9 Comments on How Google is Killing the Blogosphere We Know and Love

  1. Pretty sure it’s more about FB than Google , some bloggers just post on FB too and then there is the marketing on FB and Twitter ,something that might give more exposure to more known sites and clickbait.
    The saturation in smartphone in the US could be a factor too.
    And the rise of FB, Twitter, Inatagram, Youtube, Twitch should be relevant too as they occupy people’s time.
    Google is just 1 tiny part at most.

    • Yes, people are spending more time in FBTW, but it’s all part of the same problem.

      Getting attention in Google search results used to mean a solidly written and informative post. Getting attention in FBTW means clickbait and shareworthy content – which is not the same thing. And if I have to attract attention on FBTW then that means I write what gets attention – not the thoughtful posts I like.

  2. I would hate to see you shut down the blog. But would understand. Yours is one of the few blogs I haven’t unsubscribed from in recent times (because, clickbait?)

    It’s too bad Arment’s post didn’t allow comments. I had a few questions to ask him.

  3. Can confirm. Blogs are usually given low ratings when reporting quality to google.

  4. Clickbait gets old real fast, though. After a while, you start to recognize it for what it is and regard it as nothing more than an advertisement with a flashy headline to suck you in. Useful information, on the other hand, never gets old. I am more likely to share useful information on my Facebook page than any flashy but empty webpage. Eventually people are going to get wise to the whole thing and stop falling for the clickbait. It is so ubiquitous right now that it is going to rapidly burn itself out and become the opposite of what it is: a click repellant. At least it has reached that point for me.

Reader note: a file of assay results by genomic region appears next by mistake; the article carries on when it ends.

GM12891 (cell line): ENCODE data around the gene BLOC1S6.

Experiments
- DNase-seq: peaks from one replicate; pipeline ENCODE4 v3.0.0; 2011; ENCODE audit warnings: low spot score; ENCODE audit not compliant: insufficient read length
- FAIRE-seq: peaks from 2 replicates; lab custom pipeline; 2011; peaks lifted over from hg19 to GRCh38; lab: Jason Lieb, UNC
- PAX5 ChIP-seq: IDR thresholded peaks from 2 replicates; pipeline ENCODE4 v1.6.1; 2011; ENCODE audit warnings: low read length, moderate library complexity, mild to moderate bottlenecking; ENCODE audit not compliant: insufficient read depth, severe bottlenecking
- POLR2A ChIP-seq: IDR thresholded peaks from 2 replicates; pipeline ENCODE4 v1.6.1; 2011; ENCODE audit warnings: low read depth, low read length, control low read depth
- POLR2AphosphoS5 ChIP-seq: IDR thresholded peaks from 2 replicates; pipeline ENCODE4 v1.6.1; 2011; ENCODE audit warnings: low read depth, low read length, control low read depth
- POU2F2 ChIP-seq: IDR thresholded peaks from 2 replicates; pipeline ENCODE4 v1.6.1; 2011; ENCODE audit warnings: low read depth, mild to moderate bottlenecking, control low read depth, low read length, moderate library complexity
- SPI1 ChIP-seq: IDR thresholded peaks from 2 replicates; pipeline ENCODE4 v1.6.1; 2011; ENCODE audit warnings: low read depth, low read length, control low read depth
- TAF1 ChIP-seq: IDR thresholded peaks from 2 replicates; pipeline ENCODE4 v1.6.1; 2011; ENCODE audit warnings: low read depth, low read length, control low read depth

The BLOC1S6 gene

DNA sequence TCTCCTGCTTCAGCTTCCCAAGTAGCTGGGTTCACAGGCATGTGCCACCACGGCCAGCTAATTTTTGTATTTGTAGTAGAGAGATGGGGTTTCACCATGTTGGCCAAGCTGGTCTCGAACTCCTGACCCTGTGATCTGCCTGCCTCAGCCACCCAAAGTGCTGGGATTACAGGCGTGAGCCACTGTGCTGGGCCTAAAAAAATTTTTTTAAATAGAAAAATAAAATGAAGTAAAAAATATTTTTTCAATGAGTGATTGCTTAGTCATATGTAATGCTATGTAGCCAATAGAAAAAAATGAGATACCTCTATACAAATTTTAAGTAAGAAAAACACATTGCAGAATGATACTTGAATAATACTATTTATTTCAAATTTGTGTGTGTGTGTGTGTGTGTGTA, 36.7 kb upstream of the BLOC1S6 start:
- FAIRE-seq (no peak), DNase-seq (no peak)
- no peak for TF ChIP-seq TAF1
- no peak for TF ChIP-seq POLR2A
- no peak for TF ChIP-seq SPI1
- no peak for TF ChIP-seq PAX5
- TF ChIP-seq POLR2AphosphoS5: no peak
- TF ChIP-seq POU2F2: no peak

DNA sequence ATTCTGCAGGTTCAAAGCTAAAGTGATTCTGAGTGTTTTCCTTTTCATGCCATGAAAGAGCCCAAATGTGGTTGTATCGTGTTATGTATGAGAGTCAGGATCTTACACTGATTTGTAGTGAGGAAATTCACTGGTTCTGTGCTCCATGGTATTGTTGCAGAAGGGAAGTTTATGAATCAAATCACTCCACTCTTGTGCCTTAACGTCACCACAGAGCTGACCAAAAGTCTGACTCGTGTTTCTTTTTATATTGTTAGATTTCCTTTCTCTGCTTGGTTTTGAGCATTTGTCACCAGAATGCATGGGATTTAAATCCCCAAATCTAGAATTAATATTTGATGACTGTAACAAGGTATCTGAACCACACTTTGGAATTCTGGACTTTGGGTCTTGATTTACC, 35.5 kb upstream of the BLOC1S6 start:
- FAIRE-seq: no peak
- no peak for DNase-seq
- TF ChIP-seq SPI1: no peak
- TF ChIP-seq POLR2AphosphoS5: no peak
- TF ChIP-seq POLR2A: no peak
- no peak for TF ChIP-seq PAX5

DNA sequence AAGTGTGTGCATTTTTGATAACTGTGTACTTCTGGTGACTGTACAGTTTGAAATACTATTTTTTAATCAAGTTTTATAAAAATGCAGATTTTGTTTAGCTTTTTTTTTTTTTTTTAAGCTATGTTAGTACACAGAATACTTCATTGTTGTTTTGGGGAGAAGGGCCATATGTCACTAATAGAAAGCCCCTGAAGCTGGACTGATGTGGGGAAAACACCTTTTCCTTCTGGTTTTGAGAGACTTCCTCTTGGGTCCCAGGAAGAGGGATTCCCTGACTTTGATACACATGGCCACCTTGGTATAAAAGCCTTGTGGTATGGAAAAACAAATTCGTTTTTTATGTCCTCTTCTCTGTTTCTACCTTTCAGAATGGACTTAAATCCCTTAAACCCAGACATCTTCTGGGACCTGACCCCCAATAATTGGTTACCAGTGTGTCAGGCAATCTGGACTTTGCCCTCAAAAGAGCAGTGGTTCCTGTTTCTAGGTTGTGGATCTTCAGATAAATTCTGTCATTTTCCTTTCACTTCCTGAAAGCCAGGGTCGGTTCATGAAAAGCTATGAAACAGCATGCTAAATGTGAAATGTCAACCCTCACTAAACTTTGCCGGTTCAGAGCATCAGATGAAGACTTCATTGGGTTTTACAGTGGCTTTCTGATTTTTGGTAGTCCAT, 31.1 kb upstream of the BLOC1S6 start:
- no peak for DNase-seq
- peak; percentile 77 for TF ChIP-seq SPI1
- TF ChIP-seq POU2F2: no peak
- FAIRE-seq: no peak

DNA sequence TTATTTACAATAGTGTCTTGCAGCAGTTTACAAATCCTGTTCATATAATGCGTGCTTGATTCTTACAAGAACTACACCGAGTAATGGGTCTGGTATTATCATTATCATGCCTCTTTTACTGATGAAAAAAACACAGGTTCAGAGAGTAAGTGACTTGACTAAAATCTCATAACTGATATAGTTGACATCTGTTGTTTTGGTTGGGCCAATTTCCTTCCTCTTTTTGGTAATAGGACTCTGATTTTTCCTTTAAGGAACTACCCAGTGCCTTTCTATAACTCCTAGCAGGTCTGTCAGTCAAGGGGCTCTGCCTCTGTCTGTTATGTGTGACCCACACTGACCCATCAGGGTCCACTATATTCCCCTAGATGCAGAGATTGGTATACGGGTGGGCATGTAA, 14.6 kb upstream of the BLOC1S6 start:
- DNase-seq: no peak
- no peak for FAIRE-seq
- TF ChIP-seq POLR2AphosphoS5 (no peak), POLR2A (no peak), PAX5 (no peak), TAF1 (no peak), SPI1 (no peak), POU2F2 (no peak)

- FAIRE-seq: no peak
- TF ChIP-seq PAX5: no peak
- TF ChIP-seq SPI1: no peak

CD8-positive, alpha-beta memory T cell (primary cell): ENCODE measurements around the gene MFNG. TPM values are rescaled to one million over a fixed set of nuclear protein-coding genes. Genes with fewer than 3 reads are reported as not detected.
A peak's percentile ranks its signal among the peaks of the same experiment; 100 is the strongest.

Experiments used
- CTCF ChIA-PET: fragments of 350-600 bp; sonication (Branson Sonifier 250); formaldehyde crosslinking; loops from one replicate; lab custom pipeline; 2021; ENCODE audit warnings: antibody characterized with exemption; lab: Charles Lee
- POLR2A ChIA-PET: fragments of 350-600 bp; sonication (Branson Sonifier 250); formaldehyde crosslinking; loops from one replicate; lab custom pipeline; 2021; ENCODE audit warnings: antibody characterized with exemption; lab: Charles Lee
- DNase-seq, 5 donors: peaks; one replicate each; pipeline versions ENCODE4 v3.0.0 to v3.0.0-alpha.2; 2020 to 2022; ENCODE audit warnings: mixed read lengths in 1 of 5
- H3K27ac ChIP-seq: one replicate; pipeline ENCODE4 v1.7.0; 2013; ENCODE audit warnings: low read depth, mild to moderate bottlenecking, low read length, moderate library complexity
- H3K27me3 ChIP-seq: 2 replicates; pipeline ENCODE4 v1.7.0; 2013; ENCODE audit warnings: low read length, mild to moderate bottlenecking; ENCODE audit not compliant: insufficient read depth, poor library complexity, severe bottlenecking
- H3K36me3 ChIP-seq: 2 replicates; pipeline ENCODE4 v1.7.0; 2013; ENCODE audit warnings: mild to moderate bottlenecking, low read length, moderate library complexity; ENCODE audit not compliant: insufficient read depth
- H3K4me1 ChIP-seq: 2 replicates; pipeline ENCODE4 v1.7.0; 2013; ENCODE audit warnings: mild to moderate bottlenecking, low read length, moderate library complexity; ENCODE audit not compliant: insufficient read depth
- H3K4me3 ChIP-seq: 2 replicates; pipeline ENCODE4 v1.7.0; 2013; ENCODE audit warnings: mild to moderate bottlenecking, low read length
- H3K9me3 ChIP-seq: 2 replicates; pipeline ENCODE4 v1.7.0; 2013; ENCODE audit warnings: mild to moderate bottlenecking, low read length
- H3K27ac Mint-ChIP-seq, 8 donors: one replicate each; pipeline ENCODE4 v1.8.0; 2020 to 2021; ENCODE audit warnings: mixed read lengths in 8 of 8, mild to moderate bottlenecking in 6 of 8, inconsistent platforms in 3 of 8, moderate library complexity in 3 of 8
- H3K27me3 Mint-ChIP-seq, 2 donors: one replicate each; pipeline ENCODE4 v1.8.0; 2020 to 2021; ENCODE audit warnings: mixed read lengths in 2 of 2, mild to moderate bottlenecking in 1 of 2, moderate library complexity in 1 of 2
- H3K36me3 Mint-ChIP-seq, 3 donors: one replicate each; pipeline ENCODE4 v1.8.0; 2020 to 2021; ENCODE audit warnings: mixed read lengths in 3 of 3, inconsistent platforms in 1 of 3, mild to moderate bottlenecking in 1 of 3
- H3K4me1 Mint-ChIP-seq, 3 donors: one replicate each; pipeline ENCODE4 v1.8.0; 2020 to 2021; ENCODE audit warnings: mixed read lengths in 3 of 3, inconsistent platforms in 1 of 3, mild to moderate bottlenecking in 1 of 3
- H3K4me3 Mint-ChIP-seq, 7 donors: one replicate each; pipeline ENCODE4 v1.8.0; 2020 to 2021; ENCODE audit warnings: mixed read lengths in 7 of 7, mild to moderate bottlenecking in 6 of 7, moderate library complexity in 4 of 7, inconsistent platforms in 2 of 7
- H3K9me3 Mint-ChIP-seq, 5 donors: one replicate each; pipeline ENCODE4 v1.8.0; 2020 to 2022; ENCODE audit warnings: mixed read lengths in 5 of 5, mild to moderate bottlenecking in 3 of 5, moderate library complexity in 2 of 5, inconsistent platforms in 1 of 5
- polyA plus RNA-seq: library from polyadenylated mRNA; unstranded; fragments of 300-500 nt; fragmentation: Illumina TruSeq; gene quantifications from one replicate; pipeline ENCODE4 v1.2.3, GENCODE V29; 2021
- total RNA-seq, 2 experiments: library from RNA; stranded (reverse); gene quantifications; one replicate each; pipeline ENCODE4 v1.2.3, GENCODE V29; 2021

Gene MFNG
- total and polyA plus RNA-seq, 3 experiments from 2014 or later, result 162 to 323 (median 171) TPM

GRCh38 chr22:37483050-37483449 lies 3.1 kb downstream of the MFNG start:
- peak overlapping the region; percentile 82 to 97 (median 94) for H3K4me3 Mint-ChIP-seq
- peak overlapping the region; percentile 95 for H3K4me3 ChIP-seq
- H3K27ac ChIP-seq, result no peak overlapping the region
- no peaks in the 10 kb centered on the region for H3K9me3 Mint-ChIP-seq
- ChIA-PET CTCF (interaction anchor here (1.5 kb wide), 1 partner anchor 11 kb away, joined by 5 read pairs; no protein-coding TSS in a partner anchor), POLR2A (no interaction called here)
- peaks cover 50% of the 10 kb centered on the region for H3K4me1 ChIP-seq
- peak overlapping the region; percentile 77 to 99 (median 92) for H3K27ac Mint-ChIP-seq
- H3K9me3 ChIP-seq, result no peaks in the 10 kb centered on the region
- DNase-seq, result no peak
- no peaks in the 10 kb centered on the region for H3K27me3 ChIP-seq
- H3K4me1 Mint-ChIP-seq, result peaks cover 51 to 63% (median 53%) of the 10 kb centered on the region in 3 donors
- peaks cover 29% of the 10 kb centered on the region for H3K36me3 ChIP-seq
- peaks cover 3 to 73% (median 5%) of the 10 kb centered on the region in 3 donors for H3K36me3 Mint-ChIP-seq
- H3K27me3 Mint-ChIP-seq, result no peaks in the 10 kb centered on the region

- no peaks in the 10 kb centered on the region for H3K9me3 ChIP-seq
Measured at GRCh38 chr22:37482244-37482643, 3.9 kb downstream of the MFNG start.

5. Precisely why I’ve basically given up on blogging. Writing well for the web requires a huge commitment while yielding very little return for it.

    Honestly, a lot of the sites I think are thoughtful and popular seem like they’d do better in a Tumblr format — sharing a post and offering further commentary on it. Like this one could have been a share of Arment’s post with your comment following.

    But I also don’t look to blogs for long content. More than 1000 words? That’s what magazines are for. More than 7500? Kindle Single!

  6. In what sense a parralel? A few years ago, say 2009-10, I considered doing blogging more seriously but I concluded it inevitably had the same problem that was killing newspapers, a reliance on mass audience to monetize with some kind of advertising. I’m of the opinion that anything relying on that is in long-term trouble. The click bait stuff is the last gasp for that model. Eventually, it won’t work on a wide scale anymore either. Advetising as a means of supporting writing is what’s dying. As for the fall of the newspaper, I think that started happening long before their bottom line’s collapsed to match. What’s going to support this kind of writing in the future? Your guess is as good as mine but I’m willing to bet it won’t be based around raw traffic.

    • ” it inevitably had the same problem that was killing newspapers, a reliance on mass audience to monetize with some kind of advertising”


      The difference between newspapers and blogging is that the latter is dying in a much shorter time frame.

  7. Clickbait is a social media issue not a search one.